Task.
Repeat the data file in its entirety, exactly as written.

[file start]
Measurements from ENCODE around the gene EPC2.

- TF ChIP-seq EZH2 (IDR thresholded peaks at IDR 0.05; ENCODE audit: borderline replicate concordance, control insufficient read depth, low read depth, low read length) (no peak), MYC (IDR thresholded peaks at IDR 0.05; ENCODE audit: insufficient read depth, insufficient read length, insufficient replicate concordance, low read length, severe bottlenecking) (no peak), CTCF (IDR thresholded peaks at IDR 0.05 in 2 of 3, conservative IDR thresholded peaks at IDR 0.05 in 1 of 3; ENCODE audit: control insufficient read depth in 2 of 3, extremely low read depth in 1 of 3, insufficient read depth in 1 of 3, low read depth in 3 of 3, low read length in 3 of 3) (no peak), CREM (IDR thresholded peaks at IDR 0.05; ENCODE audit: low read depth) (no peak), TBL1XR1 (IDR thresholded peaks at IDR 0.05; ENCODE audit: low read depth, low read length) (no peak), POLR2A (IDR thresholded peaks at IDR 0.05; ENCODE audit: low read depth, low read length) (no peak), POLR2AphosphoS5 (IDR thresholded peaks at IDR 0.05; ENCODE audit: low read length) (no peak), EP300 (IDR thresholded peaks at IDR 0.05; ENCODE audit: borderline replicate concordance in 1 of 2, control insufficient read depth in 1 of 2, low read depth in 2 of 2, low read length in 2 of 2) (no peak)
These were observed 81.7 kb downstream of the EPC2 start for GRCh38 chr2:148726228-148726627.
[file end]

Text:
Measurements from ENCODE around the gene EPC2.

- TF ChIP-seq EZH2 (IDR thresholded peaks at IDR 0.05; ENCODE audit: borderline replicate concordance, control insufficient read depth, low read depth, low read length) (no peak), MYC (IDR thresholded peaks at IDR 0.05; ENCODE audit: insufficient read depth, insufficient read length, insufficient replicate concordance, low read length, severe bottlenecking) (no peak), CTCF (IDR thresholded peaks at IDR 0.05 in 2 of 3, conservative IDR thresholded peaks at IDR 0.05 in 1 of 3; ENCODE audit: control insufficient read depth in 2 of 3, extremely low read depth in 1 of 3, insufficient read depth in 1 of 3, low read depth in 3 of 3, low read length in 3 of 3) (no peak), CREM (IDR thresholded peaks at IDR 0.05; ENCODE audit: low read depth) (no peak), TBL1XR1 (IDR thresholded peaks at IDR 0.05; ENCODE audit: low read depth, low read length) (no peak), POLR2A (IDR thresholded peaks at IDR 0.05; ENCODE audit: low read depth, low read length) (no peak), POLR2AphosphoS5 (IDR thresholded peaks at IDR 0.05; ENCODE audit: low read length) (no peak), EP300 (IDR thresholded peaks at IDR 0.05; ENCODE audit: borderline replicate concordance in 1 of 2, control insufficient read depth in 1 of 2, low read depth in 2 of 2, low read length in 2 of 2) (no peak)
These were observed 81.7 kb downstream of the EPC2 start for GRCh38 chr2:148726228-148726627.